Functional organization of ferret auditory cortex

Jennifer K. Bizley, Fernando R. Nodal, Israel Nelken, Andrew J. King*

*Corresponding author for this work

Research output: Contribution to journalArticlepeer-review

157 Scopus citations

Abstract

We characterized the functional organization of different fields within the auditory cortex of anaesthetized ferrets. As previously reported, the primary auditory cortex, A1, and the anterior auditory field, AAF, are located on the middle ectosylvian gyrus. These areas exhibited a similar tonotopic organization, with high frequencies represented at the dorsal tip of the gyrus and low frequencies more ventrally, but differed in that AAF neurons had shorter response latencies than those in A1. On the basis of differences in frequency selectivity, temporal response properties and thresholds, we identified four more, previously undescribed fields. Two of these are located on the posterior ectosylvian gyrus and were tonotopically organized. Neurons in these areas responded robustly to tones, but had longer latencies, more sustained responses and a higher incidence of non-monotonic rate-level functions than those in the primary fields. Two further auditory fields, which were not tonotopically organized, were found on the anterior ectosylvian gyrus. Neurons in the more dorsal anterior area gave short-latency, transient responses to tones and were generally broadly tuned with a preference for high (>8 kHz) frequencies. Neurons in the other anterior area were frequently unresponsive to tones, but often responded vigorously to broadband noise. The presence of both tonotopic and non-tonotopic auditory cortical fields indicates that the organization of ferret auditory cortex is comparable to that seen in other mammals.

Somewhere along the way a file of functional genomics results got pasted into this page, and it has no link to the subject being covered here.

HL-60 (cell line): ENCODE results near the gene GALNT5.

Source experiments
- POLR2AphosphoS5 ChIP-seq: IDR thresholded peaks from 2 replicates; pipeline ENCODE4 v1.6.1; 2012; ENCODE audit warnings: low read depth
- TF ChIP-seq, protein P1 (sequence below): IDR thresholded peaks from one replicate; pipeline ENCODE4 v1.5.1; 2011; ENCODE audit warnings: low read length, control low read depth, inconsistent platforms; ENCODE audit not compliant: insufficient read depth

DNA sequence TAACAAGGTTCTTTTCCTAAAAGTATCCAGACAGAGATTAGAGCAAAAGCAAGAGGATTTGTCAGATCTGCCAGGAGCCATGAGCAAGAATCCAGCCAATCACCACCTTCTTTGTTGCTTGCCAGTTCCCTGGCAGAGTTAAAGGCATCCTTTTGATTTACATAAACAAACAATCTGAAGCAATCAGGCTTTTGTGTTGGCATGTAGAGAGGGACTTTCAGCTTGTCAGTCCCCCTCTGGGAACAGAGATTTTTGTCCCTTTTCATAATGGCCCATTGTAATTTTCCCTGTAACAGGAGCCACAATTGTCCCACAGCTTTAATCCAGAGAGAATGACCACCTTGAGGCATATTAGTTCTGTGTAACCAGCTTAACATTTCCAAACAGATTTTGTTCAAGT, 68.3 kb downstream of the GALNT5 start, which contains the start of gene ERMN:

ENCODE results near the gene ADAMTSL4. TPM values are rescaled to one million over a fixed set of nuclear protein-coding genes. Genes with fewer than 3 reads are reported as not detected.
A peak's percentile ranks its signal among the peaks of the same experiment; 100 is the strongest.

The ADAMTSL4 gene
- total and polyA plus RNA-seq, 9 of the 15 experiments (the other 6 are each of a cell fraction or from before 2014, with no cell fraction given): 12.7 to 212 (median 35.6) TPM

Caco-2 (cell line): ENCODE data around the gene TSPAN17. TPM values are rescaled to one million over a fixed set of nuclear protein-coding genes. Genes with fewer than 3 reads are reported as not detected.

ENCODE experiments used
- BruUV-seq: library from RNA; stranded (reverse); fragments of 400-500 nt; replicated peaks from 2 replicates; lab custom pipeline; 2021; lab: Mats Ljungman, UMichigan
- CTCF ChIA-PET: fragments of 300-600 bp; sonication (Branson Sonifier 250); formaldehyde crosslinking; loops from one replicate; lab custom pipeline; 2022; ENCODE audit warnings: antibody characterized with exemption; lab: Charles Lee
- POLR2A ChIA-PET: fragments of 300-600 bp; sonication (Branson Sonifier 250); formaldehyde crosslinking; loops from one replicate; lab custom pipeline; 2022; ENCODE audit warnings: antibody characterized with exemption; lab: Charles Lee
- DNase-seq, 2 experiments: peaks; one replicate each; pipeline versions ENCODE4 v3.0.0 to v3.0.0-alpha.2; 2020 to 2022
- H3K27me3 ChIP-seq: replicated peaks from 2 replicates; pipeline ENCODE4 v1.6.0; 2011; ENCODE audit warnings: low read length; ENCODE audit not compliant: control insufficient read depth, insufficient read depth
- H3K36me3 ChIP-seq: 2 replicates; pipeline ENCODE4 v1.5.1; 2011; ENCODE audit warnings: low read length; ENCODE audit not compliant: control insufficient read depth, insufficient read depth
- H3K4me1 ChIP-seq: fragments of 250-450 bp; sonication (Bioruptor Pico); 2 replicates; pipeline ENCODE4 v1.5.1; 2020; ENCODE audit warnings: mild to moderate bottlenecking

Original languageAmerican English
Pages (from-to)1637-1653
Number of pages17
JournalCerebral Cortex
Volume15
Issue number10
DOIs
StatePublished - Oct 2005

Bibliographical note

Funding Information:
This work was funded by a Wellcome Trust studentship and a travel grant from the Interdisciplinary Center for Neural Computation of the Hebrew University (J.K.B.) and by a Wellcome Senior Research Fellowship (A.J.K.). I.N. was supported by the ISF. We are grateful to Victoria Bajo and Dina Farkas for valuable discussion.

Keywords

  • Cortical field
  • Ectosylvian gyrus
  • Electrophysiology
  • Frequency tuning
  • Non-primary
  • Tonotopic

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